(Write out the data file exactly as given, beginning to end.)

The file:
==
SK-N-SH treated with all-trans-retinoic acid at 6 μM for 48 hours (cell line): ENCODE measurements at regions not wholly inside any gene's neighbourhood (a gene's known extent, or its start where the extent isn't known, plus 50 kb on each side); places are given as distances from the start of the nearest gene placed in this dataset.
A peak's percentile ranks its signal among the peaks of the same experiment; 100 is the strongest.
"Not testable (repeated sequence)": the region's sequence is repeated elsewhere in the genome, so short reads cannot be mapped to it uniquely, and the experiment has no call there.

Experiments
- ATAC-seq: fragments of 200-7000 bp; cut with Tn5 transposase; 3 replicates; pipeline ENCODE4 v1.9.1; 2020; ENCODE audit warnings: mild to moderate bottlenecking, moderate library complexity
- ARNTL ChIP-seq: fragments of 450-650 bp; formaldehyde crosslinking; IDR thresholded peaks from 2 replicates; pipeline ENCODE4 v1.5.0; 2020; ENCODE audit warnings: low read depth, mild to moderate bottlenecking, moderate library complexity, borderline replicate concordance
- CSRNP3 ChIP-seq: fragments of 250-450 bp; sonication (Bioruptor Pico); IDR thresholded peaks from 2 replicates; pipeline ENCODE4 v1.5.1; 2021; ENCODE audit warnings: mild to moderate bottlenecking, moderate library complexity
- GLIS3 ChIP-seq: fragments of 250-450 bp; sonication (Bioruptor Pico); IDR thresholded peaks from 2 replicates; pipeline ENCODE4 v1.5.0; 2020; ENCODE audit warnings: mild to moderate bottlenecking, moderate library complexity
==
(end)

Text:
SK-N-SH treated with all-trans-retinoic acid at 6 μM for 48 hours (cell line): ENCODE measurements at regions not wholly inside any gene's neighbourhood (a gene's known extent, or its start where the extent isn't known, plus 50 kb on each side); places are given as distances from the start of the nearest gene placed in this dataset.
A peak's percentile ranks its signal among the peaks of the same experiment; 100 is the strongest.
"Not testable (repeated sequence)": the region's sequence is repeated elsewhere in the genome, so short reads cannot be mapped to it uniquely, and the experiment has no call there.

Experiments
- ATAC-seq: fragments of 200-7000 bp; cut with Tn5 transposase; 3 replicates; pipeline ENCODE4 v1.9.1; 2020; ENCODE audit warnings: mild to moderate bottlenecking, moderate library complexity
- ARNTL ChIP-seq: fragments of 450-650 bp; formaldehyde crosslinking; IDR thresholded peaks from 2 replicates; pipeline ENCODE4 v1.5.0; 2020; ENCODE audit warnings: low read depth, mild to moderate bottlenecking, moderate library complexity, borderline replicate concordance
- CSRNP3 ChIP-seq: fragments of 250-450 bp; sonication (Bioruptor Pico); IDR thresholded peaks from 2 replicates; pipeline ENCODE4 v1.5.1; 2021; ENCODE audit warnings: mild to moderate bottlenecking, moderate library complexity
- GLIS3 ChIP-seq: fragments of 250-450 bp; sonication (Bioruptor Pico); IDR thresholded peaks from 2 replicates; pipeline ENCODE4 v1.5.0; 2020; ENCODE audit warnings: mild to moderate bottlenecking, moderate library complexity